Navigating the Maze of Tender Writing

Navigating the Maze of Tender Writing
A Journey of Creativity and Resilience

Edit Palinkas  /  June 13, 2024

For those who know me, it’s no secret that I dabble in tender writing. This craft is no walk in the park. I often hear complaints like, “I don’t have the nerves for this,” or “The platforms are just too confusing,” and “Why can’t I just ask for the money I actually need?” There are also frustrations about system crashes, the endless writing required, and the time constraints. But my all-time favorite gripe is, “You need to come up with an idea for this.”

Here’s the thing: if you need to invent an idea for a tender, you’re already on the wrong track. However, if you can come up with something that fits your activities, aligns with what you already do, or just needs a little push to get started, tenders can actually be a blessing. When you begin thinking about the project, you start seeing the whole process, visualizing the program, the reactions of the people involved, their nuances, their smiles. This is what fuels me when I’m putting together a tender concept and helps me push through all the tedious bits — the administration, the computer work, the endless typing, thinking, and calculating.

And yes, the systems do freeze, crash, and restart regularly. There have been countless times when I’ve perfectly articulated something only for it to vanish in an instant, with no way to reconstruct what happened — just the application portal’s homepage staring back at me. Looking back, these moments have their own charm.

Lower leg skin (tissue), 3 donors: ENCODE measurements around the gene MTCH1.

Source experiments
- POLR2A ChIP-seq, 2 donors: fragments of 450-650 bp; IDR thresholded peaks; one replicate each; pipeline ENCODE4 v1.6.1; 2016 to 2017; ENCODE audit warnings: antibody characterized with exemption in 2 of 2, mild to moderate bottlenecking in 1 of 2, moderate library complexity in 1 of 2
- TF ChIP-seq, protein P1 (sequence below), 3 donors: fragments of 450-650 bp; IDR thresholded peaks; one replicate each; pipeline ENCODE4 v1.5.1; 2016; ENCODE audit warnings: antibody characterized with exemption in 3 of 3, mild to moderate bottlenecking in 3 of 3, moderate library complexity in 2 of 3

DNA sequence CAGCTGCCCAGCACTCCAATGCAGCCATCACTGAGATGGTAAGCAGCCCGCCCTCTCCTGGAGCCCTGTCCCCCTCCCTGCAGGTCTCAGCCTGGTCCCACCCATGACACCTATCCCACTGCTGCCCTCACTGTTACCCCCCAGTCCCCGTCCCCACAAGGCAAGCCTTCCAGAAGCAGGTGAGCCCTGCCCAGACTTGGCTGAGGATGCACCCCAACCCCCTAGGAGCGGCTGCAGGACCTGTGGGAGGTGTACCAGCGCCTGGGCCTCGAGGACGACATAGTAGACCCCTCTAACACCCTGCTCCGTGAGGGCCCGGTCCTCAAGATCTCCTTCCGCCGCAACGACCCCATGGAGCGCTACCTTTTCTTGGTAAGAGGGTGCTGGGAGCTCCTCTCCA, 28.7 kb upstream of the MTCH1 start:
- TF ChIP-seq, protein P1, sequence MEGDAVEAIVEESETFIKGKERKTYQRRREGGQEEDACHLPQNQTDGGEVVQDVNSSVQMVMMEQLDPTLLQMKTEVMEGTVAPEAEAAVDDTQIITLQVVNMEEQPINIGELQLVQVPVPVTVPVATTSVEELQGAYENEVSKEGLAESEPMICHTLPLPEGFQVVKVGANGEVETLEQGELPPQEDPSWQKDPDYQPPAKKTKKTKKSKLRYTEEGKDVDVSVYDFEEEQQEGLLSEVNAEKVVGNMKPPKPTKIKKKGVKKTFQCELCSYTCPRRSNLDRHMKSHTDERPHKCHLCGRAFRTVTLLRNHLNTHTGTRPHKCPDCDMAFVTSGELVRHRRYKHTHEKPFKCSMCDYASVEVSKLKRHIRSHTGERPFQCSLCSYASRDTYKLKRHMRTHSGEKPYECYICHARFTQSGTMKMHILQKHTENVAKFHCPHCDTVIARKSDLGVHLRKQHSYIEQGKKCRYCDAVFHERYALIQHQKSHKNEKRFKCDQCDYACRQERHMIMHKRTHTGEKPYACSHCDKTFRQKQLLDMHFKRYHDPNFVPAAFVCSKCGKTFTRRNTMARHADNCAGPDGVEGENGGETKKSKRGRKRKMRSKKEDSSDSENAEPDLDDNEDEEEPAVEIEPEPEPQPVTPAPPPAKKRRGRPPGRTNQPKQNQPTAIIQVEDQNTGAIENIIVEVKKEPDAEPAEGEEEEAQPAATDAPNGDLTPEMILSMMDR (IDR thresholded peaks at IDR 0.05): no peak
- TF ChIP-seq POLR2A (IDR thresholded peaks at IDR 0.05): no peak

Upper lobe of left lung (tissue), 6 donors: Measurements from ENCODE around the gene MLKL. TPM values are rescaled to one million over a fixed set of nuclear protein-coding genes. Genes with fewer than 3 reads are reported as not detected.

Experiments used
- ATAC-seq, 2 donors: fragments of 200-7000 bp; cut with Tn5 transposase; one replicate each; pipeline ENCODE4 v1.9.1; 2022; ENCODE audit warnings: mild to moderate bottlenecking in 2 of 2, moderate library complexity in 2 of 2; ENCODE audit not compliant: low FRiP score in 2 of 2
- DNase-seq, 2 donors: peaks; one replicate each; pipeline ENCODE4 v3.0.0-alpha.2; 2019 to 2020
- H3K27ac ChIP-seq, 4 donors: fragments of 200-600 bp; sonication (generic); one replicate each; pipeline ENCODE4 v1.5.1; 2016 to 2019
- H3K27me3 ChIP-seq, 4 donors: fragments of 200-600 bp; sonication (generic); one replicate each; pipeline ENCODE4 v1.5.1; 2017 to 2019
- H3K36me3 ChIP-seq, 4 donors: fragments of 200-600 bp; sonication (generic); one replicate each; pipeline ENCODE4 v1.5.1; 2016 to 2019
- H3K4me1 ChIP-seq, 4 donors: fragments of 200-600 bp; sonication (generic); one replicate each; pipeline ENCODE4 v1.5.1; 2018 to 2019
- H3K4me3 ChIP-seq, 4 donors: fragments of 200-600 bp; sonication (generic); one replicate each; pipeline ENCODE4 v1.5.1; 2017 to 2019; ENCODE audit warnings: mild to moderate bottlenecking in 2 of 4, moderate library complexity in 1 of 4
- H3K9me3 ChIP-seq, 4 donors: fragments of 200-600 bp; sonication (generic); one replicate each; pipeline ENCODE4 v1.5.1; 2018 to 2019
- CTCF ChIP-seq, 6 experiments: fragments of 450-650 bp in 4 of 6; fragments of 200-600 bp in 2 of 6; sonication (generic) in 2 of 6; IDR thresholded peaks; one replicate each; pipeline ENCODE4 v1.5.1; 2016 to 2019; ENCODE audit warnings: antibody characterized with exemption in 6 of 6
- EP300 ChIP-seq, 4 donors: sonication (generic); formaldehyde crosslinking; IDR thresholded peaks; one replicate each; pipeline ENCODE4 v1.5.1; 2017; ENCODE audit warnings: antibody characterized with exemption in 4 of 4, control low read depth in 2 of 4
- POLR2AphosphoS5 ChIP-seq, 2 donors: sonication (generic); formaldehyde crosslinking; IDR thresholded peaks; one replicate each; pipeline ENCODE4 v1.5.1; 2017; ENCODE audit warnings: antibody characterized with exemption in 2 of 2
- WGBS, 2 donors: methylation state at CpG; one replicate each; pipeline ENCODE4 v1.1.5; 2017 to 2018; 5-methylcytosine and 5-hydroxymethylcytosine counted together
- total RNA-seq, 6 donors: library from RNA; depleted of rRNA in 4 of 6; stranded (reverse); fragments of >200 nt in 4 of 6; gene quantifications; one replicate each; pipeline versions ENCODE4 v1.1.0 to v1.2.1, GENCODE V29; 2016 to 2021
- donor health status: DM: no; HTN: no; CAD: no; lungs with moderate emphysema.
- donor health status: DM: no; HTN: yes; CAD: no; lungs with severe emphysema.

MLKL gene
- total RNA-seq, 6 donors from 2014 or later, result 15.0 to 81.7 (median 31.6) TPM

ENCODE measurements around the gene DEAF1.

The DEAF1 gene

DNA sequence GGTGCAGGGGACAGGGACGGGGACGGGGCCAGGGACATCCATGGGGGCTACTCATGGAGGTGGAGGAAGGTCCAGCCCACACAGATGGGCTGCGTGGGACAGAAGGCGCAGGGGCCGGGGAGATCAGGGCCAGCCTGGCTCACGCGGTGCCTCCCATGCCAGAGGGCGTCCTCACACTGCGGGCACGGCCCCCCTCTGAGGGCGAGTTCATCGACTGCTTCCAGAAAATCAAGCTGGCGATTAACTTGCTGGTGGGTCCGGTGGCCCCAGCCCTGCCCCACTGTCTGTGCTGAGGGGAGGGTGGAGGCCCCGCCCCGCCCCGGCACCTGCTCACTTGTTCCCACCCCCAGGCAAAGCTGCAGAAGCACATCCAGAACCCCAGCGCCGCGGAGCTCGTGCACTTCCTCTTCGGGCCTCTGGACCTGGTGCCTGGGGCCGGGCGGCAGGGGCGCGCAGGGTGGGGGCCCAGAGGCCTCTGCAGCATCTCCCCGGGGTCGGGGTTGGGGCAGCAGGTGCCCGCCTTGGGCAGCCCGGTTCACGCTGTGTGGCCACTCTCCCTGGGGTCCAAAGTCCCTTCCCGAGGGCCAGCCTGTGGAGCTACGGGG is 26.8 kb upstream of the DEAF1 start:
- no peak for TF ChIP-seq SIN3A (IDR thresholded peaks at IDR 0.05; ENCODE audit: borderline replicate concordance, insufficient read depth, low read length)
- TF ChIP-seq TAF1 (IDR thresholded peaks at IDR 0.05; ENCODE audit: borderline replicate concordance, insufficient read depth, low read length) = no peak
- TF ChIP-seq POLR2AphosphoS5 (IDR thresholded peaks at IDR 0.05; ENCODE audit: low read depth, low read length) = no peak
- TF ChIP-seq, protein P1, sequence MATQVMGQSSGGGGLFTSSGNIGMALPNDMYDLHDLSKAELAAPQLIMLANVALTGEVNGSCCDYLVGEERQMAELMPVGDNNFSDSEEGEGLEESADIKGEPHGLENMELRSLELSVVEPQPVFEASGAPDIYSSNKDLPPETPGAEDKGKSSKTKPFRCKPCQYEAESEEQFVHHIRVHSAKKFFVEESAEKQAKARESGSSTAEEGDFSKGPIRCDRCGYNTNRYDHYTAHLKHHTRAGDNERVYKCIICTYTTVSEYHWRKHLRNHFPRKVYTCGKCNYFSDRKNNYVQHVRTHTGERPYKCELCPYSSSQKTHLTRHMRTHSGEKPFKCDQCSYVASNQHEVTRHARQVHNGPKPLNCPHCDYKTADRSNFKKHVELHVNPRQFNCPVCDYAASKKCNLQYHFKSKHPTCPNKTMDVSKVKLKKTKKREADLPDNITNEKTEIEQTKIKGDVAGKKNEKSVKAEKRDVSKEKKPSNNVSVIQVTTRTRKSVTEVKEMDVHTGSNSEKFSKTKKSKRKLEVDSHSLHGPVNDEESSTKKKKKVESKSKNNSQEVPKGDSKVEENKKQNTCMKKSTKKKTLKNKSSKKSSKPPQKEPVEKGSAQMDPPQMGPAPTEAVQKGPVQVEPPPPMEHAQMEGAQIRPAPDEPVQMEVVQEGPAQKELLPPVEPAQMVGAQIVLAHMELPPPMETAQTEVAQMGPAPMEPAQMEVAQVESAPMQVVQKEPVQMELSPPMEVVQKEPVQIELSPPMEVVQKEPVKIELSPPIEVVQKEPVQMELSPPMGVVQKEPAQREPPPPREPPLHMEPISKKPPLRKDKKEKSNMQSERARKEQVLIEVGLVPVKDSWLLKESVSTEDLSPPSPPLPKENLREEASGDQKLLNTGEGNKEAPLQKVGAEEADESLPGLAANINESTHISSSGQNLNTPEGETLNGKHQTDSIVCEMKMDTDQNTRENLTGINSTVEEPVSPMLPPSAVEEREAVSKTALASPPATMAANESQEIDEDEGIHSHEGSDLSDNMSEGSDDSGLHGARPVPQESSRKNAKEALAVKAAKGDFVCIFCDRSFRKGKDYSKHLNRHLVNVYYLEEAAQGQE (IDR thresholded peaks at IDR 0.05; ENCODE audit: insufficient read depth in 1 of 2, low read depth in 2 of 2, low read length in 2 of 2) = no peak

Yesterday, there was the usual Hungarian cultural tender deadline. Eight tenders were waiting to be finalized, amidst other work, family obligations, and choir practice. But I powered through, as I always must, and now it’s just a matter of waiting for the results. This waiting is the hardest part for me; the results always seem to come late. Then, in the most unexpected moment, you find out whether your cherished idea will get a little nudge from above. Regardless of the outcome, there’s always a need for re-planning, whether it’s because you won or because you didn’t.

The best advice I can give to those asking why and how to write tenders is this: if you are creative enough, have ideas, work in a community that adapts to new projects and programs, and most importantly, have the capacity to write them yourself or hire someone to do it, then why not? As many of us see it, especially in the cultural sector — and this is true globally, as I learned at the Classical:NEXT conference — every bit of support counts. Let’s tap into national and European opportunities as much as we can.

That’s all for now on tender writing. I’m off to rest after yesterday’s deluge. Cheers!